It will be understood that the above description is of the preferred exemplary embodiment of the invention, and that the invention is not limited to the specific forms shown. For example, where the system is used with air conditioning devices, switches 34 would control the application of electrical power to the devices. Thus, the system can be configured for conserving energy when heating or cooling multiple zones. By way of further modification, central thermostat control unit 12 may be configured as a stand-alone unit which simply plugs into an outlet coupled to power lines 36 and 38, or may be configured as part of one of the thermostat controls 10 used in the system. By including the components of control unit 12 within the control 10, certain costs may be eliminated such as the cost of the additional power supply and communications circuit required for separate units. Various other substitutions, modifications, changes and omissions may be made in the design and arrangement of the elements of the preferred embodiment without departing from the spirit of the invention as expressed in the appended claims.

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Classifications
U.S. Classification236/46.00R, 236/47, 236/51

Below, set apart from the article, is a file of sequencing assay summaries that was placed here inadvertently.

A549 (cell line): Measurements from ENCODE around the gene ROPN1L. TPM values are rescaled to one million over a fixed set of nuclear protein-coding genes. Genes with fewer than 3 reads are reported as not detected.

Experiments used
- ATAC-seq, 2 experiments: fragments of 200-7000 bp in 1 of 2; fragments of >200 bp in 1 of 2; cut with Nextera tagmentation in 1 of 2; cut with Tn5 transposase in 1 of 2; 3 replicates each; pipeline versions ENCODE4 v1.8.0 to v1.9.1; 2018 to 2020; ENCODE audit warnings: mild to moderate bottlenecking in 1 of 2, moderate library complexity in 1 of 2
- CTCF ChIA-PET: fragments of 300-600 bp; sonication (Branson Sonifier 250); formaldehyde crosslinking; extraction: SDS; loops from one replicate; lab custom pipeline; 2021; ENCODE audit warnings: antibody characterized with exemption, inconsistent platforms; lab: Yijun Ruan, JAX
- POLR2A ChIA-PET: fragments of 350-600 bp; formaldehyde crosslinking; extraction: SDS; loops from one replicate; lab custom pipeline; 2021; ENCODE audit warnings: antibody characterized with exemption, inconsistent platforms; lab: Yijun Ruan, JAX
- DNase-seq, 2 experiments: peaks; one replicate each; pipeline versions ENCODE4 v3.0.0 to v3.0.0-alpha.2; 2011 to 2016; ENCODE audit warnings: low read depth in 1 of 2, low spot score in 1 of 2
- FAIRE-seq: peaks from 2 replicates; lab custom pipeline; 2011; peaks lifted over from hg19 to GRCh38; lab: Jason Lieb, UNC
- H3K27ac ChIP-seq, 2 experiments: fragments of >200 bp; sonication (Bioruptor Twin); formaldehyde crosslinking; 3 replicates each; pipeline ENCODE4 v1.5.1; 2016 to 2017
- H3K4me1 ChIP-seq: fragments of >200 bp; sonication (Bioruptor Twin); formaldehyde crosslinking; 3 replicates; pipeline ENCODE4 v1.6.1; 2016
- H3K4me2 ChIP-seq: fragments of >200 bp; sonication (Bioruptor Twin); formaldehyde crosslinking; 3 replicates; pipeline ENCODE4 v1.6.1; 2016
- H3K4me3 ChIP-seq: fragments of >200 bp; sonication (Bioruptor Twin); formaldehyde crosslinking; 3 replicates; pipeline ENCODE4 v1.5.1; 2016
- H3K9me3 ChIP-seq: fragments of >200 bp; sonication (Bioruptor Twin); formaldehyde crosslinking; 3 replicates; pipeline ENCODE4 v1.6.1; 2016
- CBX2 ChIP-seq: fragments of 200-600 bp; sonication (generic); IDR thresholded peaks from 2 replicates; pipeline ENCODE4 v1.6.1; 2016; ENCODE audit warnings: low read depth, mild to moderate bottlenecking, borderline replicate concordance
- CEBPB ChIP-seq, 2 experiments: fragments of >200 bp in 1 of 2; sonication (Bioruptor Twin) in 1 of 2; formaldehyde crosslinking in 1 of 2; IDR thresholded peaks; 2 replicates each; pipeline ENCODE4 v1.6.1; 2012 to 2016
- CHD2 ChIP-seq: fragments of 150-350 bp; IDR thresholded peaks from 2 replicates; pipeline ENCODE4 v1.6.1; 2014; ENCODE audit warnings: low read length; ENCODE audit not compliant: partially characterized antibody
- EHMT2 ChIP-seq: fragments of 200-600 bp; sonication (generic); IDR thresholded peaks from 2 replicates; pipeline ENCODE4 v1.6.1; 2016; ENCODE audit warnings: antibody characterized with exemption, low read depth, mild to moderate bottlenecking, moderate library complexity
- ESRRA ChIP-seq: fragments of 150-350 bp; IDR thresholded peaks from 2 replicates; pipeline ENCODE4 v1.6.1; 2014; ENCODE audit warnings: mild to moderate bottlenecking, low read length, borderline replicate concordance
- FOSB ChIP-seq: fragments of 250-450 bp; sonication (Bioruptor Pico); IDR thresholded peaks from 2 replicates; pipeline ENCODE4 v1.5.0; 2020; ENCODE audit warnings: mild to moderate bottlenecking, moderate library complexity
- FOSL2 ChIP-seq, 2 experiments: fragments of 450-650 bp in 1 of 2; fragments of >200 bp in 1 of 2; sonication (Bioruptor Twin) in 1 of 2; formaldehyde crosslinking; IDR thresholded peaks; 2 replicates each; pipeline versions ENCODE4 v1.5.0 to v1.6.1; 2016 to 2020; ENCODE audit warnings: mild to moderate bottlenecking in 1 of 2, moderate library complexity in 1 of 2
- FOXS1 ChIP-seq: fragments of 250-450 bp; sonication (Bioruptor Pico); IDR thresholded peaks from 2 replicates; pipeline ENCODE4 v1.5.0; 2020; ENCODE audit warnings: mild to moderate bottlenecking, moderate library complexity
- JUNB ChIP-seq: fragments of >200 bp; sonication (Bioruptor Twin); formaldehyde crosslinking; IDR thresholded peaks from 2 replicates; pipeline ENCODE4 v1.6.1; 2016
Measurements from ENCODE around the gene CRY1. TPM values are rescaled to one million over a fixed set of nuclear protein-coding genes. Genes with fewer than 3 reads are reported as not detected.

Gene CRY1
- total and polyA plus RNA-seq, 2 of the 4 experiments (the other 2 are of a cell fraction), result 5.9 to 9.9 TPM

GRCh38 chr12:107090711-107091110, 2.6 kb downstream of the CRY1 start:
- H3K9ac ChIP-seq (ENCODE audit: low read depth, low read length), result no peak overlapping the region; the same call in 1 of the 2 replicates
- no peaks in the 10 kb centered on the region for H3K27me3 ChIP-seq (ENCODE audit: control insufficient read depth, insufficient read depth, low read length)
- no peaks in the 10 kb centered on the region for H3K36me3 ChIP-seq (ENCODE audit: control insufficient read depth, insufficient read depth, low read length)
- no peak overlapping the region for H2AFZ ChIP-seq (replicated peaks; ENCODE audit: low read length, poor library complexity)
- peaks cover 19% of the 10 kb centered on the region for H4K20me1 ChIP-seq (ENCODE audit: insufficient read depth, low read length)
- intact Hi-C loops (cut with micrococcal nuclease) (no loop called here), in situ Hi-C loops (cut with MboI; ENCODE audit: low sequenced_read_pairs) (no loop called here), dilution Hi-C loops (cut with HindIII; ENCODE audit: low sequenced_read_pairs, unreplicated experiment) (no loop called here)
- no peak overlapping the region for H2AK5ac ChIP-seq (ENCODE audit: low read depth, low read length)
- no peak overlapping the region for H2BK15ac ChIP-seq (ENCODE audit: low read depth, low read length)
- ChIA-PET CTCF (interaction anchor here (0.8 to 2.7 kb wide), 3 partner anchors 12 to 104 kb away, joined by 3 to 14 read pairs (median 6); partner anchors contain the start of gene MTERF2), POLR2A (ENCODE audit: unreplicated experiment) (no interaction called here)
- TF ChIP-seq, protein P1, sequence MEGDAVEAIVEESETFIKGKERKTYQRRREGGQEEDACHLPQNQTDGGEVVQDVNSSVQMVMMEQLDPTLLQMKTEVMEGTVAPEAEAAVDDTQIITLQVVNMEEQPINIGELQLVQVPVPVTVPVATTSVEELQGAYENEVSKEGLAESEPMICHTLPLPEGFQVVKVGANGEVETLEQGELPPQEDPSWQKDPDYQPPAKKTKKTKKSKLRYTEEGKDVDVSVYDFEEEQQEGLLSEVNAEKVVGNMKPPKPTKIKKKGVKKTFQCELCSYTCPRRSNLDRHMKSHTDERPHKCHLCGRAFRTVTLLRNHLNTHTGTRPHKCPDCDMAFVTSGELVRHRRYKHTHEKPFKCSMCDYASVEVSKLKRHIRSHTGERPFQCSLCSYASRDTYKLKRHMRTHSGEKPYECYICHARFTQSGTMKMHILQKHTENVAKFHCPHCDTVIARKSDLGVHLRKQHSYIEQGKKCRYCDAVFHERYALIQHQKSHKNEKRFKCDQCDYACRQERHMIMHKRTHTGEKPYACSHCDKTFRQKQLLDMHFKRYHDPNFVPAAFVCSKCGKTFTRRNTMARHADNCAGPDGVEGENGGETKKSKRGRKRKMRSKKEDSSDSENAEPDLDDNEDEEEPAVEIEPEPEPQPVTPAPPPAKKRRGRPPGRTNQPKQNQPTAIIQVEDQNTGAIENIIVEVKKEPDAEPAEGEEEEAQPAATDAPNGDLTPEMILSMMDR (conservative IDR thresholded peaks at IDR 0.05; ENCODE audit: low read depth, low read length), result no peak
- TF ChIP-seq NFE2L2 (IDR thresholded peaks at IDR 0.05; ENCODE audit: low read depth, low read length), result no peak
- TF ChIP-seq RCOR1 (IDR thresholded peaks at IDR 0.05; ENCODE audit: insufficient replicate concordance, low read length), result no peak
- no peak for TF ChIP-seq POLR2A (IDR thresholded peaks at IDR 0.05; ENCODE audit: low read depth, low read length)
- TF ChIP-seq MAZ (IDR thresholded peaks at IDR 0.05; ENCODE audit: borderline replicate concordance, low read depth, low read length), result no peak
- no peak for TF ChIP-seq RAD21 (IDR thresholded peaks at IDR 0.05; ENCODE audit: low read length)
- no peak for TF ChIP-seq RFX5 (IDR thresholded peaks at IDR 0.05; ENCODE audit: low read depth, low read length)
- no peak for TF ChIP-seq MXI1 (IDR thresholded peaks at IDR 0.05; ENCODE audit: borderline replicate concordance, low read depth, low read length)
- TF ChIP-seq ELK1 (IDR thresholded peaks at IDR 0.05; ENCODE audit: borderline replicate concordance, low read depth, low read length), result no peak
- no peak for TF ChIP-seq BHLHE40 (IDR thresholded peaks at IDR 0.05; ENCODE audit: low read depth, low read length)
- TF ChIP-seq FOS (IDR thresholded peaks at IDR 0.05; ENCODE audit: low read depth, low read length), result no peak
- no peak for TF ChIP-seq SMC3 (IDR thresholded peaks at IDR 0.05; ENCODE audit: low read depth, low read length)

International ClassificationG05D23/19, F24F11/02
Cooperative ClassificationG05D23/1904
European ClassificationG05D23/19B2
Legal Events
DateCodeEventDescription
Jan 2, 2007FPExpired due to failure to pay maintenance fee
Effective date: 20061108
Nov 8, 2006LAPSLapse for failure to pay maintenance fees
May 24, 2006REMIMaintenance fee reminder mailed
May 7, 2002FPAYFee payment
Year of fee payment: 8
Jun 25, 1998ASAssignment
Owner name: JOHNSON CONTROLS TECHNOLOGY COMPANY, MICHIGAN
Free format text: ASSIGNMENT OF ASSIGNORS INTEREST;ASSIGNOR:JOHNSON SERVICE COMPANY;REEL/FRAME:009289/0137
Effective date: 19980618
Apr 8, 1998FPAYFee payment
Year of fee payment: 4
Jul 12, 1993ASAssignment
Owner name: JOHNSON SERVICE COMPANY
Free format text: ASSIGNMENT OF ASSIGNORS INTEREST;ASSIGNORS:LIEBL, RONALD J.;MADAUS, PAUL W.;REEL/FRAME:006625/0871
Effective date: 19930630